Finding 5 (Chapter VI): Most new CHIP enrollees stayed enrolled in public coverage for at least 28 months, and the vast majority exited because they were no longer eligible. Many children moved between Medicaid and CHIP; while most transitioned seamlessly, coverage gaps occurred for as many as 40 percent depending on the type of transition.
Several factors influence the length of time a child remains enrolled in Medicaid or CHIP coverage, including whether the child continues to meet program eligibility guidelines, whether the family completes the renewal process, and the degree of coordination that characterizes the transfer from one program to another if family income or other conditions of eligibility change.
Enrollment data from each of the 10 study states was used to examine how long children remained enrolled in Medicaid and CHIP and movement between Medicaid and CHIP. Survey data provided insight into why children disenrolled and their coverage status after leaving.
Across the 10 states, new spells of Medicaid enrollment tended to last about twice as long (26 months) as new spells of CHIP (13 - 14 months), and when we included seamless movement between Medicaid and CHIP, the median duration of new spells of public coverage increased to 28 months. Median duration varied considerably across states, especially for Medicaid (Figure ES.4). The length of new Medicaid enrollment spells ranged from 15 months in California and Utah and 17 months in Texas to 44 months in Louisiana. Louisiana adopted several simplifications to largely automate the renewal process and limit the steps families need to take. In contrast, Texas and Utah required redeterminations more frequently than every 12 months. The renewal process in California’s Medicaid program is not automated and relies on county social service offices to process renewals.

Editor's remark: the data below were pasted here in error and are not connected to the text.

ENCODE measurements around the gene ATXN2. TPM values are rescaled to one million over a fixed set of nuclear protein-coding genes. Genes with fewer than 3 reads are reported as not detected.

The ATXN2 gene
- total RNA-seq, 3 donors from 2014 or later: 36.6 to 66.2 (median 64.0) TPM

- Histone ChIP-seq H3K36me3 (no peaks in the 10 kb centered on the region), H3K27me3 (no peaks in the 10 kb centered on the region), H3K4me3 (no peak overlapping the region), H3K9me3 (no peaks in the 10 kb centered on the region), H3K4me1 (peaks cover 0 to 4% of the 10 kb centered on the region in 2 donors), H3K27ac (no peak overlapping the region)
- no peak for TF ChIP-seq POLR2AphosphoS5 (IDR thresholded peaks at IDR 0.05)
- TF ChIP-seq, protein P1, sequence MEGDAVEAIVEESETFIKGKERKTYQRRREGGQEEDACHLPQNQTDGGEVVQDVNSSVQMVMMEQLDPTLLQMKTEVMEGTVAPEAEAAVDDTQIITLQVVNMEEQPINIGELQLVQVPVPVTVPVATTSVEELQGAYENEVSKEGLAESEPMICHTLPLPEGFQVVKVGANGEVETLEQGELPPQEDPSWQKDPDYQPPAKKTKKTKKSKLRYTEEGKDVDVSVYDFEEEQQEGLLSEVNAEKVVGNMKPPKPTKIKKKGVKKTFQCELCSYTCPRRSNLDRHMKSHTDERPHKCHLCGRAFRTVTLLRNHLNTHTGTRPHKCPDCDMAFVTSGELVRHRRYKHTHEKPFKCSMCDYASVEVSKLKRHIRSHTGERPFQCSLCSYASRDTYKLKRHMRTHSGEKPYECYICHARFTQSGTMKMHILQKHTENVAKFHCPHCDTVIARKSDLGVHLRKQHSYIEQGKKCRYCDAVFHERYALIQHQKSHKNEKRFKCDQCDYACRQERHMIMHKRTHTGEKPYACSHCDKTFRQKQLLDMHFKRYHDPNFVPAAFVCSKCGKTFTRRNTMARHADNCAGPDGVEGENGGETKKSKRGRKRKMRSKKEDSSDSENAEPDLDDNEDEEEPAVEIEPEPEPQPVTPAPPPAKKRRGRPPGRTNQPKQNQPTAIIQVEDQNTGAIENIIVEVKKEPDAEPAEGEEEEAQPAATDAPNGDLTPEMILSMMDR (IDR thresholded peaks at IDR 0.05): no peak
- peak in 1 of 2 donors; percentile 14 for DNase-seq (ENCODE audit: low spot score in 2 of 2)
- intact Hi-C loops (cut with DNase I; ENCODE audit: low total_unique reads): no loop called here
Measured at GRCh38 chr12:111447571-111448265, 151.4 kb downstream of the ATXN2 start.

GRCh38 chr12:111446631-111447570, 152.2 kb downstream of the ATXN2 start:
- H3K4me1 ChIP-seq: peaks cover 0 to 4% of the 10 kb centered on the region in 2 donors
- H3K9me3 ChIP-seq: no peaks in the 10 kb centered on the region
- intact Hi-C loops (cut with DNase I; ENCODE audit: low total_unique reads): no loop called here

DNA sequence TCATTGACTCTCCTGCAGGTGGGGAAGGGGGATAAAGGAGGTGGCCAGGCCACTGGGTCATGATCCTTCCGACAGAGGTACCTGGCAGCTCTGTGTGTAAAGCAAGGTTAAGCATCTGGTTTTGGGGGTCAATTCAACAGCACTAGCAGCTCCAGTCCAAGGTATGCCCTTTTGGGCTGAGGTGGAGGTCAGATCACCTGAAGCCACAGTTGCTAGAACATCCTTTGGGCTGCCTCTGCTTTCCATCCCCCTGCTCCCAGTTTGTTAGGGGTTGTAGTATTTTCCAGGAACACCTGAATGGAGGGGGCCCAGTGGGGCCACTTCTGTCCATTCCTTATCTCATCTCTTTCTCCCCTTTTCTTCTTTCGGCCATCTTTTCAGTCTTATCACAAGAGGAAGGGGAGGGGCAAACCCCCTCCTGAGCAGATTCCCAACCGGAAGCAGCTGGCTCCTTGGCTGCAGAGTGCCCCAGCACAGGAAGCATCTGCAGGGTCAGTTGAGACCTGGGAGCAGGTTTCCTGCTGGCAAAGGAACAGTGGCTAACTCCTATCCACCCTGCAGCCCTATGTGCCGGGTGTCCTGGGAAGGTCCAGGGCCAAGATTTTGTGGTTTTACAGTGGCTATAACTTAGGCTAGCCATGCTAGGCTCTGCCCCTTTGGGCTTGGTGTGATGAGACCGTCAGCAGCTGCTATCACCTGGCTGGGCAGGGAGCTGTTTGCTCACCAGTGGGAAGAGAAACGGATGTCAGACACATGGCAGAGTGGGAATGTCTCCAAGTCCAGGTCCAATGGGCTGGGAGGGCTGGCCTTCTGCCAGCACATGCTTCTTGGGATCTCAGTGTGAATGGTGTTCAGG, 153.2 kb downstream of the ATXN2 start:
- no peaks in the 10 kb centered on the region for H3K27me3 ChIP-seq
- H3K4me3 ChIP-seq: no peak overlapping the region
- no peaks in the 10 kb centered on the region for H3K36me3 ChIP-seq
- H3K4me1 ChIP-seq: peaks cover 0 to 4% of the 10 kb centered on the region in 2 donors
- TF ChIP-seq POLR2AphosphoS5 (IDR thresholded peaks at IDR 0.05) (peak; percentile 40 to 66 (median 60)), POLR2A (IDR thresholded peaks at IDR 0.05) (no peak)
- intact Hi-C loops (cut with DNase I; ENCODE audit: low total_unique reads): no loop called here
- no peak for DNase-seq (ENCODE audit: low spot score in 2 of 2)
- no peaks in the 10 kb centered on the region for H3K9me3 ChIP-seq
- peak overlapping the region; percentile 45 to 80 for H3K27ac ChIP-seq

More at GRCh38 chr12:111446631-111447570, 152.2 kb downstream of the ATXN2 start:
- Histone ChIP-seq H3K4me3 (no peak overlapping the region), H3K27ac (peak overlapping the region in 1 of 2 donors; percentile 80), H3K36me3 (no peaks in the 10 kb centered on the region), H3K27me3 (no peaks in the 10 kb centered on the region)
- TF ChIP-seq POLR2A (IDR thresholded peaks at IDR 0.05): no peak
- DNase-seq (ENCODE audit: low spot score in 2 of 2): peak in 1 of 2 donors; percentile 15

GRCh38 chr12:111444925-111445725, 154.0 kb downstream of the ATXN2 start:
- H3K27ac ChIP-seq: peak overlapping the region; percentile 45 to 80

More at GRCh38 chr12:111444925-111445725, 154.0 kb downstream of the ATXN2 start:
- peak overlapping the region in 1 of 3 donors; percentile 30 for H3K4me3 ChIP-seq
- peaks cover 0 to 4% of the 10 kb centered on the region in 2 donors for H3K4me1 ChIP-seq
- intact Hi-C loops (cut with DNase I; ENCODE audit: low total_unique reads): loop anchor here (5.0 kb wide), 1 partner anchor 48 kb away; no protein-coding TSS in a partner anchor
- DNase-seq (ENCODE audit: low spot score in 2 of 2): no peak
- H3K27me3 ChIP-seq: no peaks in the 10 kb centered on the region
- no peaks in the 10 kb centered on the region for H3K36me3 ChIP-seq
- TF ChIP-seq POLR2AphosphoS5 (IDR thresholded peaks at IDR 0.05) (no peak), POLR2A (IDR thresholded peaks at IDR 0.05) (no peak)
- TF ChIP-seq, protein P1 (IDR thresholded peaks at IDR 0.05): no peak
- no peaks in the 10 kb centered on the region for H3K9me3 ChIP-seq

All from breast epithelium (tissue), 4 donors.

Figure ES.4. Median Duration of New Coverage Spells, by State and Program Type, 2007-2012
Source: Mathematica analysis of state-provided Medicaid/CHIP administrative data.
M-CHIP = Medicaid expansion CHIP; Public = Medicaid and CHIP combined; S-CHIP = separate CHIP; Combination CHIP = state administers both M-CHIP and S-CHIP.
Most children (90 percent) leave CHIP because they gain another type of coverage or no longer meet the program’s eligibility criteria.
For 64 percent of disenrollees, CHIP ended because the child obtained some other coverage. Another 26 percent were no longer eligible because of income (14 percent), age (11 percent) or some other eligibility-related reason (1 percent). Only 5 percent left because of missing paperwork or some other problem with the renewal process. After leaving CHIP, most children transferred to Medicaid (49 percent) or were uninsured (32 percent). Six months later, 41 percent were in Medicaid, 13 percent had returned to CHIP, 14 percent had private coverage and the rest (32 percent) were uninsured.
Churning out of and back into the same program was more common in Medicaid than in separate CHIP programs
Over a four-year period, 21 percent of children leaving Medicaid returned to Medicaid within seven months, and the churn rate for separate CHIP programs was 10 percent. Churn rates remained fairly constant over the period, but varied across the 10 study states. Anywhere from 8 to 36 percent of Medicaid disenrollees churned back into the program within seven months, with the corresponding separate CHIP rates ranging between 2 and 19 percent.
It was common for children to move between Medicaid and CHIP; transitions between Medicaid and separate CHIP programs often lead to gaps in coverage.
During a one-year period, 28 percent of children in separate CHIP programs and half of those in Medicaid expansion programs also were enrolled in Medicaid at some point during the year. Over a three-year period, the likelihood of an enrollment period in both programs increased markedly: 74 percent of Medicaid expansion CHIP enrollees and 52 percent of separate CHIP enrollees also had at least one enrollment period in Medicaid. Many children moving between Medicaid and separate CHIP programs experience a coverage gap of two to six months. In terms of the median percentage across the states, 40 percent of transitions from Medicaid to separate CHIP programs and 33 percent of those from Medicaid expansion to separate CHIP programs resulted in such a coverage gap; gaps were less common for transitions in the other direction, occurring for 16 and 11 percent of transitions from separate CHIP to Medicaid or Medicaid expansion programs, respectively. These findings point to the importance of continued program coordination and policies to streamline transitions between programs, especially transitions from Medicaid to separate CHIP programs. Premium or enrollment fee requirements and waiting periods unique to separate programs may be a factor for some transitions to separate CHIP programs.